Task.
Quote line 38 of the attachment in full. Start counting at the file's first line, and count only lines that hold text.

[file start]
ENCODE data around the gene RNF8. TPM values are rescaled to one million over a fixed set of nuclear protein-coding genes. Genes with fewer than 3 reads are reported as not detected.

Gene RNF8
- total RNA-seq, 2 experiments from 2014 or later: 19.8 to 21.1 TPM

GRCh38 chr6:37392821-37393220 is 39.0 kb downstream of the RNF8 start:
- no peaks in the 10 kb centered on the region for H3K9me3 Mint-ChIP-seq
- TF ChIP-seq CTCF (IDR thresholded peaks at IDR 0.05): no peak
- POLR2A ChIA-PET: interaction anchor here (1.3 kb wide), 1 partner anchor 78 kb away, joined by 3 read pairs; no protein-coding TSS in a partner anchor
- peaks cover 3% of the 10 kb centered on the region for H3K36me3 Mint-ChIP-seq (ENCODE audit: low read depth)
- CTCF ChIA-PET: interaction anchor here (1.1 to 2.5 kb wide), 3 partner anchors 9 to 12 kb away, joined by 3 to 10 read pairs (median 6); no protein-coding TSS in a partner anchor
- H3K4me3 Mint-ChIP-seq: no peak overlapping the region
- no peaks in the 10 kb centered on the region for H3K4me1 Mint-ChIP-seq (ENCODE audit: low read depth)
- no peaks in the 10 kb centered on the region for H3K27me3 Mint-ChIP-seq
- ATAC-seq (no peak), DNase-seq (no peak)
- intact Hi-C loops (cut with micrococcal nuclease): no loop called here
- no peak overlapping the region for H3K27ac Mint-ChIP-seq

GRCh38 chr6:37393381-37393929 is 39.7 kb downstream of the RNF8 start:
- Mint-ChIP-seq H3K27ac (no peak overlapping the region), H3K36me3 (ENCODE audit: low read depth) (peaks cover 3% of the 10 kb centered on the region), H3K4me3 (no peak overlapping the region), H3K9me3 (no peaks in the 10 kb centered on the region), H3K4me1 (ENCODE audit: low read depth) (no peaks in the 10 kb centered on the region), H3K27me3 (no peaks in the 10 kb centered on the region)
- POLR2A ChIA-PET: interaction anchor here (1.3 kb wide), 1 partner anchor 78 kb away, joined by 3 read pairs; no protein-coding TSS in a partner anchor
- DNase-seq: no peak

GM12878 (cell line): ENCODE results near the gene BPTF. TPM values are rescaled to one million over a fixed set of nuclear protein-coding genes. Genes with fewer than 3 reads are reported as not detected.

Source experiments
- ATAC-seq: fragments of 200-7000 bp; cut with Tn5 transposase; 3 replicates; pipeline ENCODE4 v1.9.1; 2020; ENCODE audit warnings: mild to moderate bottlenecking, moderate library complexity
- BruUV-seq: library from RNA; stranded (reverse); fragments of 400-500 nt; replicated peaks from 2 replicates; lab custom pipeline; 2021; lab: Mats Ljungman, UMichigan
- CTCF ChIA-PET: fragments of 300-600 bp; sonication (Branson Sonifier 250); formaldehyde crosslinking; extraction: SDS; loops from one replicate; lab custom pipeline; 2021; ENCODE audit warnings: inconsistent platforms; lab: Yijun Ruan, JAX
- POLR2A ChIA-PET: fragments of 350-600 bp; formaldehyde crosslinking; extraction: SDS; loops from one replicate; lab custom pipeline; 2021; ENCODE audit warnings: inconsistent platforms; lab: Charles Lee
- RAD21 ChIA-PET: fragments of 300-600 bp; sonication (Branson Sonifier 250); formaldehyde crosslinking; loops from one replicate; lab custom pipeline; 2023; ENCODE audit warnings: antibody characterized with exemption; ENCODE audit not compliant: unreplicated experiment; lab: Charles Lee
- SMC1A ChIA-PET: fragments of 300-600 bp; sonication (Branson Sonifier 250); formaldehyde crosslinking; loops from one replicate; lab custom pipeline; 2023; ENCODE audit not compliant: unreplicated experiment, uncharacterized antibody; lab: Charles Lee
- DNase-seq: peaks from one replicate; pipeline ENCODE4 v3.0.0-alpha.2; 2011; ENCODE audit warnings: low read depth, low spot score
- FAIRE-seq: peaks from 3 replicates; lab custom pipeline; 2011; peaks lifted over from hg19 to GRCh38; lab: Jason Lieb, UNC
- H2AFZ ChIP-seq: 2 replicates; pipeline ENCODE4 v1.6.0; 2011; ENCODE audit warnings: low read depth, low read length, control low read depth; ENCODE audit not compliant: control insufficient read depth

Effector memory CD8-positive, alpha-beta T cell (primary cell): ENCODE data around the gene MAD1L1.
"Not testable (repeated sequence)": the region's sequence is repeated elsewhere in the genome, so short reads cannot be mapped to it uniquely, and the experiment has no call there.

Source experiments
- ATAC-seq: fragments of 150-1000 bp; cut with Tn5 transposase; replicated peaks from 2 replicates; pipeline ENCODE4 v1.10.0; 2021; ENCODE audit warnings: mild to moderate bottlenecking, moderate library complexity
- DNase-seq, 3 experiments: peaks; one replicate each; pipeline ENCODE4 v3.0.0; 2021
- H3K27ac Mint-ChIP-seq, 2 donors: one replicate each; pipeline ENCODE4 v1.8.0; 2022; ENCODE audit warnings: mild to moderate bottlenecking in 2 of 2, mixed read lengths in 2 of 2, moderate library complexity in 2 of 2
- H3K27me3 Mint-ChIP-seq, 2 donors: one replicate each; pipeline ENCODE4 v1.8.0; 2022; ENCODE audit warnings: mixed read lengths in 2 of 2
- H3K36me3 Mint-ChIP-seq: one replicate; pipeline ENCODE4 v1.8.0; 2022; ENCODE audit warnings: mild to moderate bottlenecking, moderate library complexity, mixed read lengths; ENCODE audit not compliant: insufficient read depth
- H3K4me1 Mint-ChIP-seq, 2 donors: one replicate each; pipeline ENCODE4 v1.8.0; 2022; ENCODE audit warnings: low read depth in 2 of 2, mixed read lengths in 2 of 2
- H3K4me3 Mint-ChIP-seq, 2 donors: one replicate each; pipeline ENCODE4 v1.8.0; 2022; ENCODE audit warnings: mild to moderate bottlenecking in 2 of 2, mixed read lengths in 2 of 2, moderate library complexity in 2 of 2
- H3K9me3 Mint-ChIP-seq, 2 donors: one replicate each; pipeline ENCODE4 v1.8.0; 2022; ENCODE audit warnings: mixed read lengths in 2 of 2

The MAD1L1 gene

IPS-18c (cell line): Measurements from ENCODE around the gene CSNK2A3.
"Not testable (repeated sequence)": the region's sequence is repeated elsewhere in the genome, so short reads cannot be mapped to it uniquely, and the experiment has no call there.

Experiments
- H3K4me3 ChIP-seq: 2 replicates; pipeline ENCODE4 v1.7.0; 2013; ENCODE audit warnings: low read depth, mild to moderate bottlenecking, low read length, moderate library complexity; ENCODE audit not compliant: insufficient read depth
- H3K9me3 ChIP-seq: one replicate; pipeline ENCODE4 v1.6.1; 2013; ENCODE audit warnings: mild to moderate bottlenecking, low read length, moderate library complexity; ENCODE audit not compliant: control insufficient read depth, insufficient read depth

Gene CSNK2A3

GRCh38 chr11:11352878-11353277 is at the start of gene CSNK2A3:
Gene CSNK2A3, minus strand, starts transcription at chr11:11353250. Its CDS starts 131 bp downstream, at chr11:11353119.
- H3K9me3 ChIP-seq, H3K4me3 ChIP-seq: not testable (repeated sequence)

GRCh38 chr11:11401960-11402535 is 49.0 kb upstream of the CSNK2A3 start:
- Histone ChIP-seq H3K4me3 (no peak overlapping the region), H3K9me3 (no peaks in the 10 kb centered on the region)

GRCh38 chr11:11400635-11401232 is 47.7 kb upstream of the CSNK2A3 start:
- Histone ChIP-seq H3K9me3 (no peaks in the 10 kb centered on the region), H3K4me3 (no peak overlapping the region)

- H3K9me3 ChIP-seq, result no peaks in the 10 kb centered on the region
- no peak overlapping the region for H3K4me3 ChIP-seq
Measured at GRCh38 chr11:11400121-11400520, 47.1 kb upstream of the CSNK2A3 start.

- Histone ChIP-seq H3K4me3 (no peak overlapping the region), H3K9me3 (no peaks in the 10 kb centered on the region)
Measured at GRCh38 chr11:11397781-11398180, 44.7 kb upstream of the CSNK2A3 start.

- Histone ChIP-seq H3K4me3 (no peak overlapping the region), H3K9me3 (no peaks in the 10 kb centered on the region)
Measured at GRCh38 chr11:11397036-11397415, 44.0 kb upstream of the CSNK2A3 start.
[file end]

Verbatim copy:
- H3K36me3 Mint-ChIP-seq: one replicate; pipeline ENCODE4 v1.8.0; 2022; ENCODE audit warnings: mild to moderate bottlenecking, moderate library complexity, mixed read lengths; ENCODE audit not compliant: insufficient read depth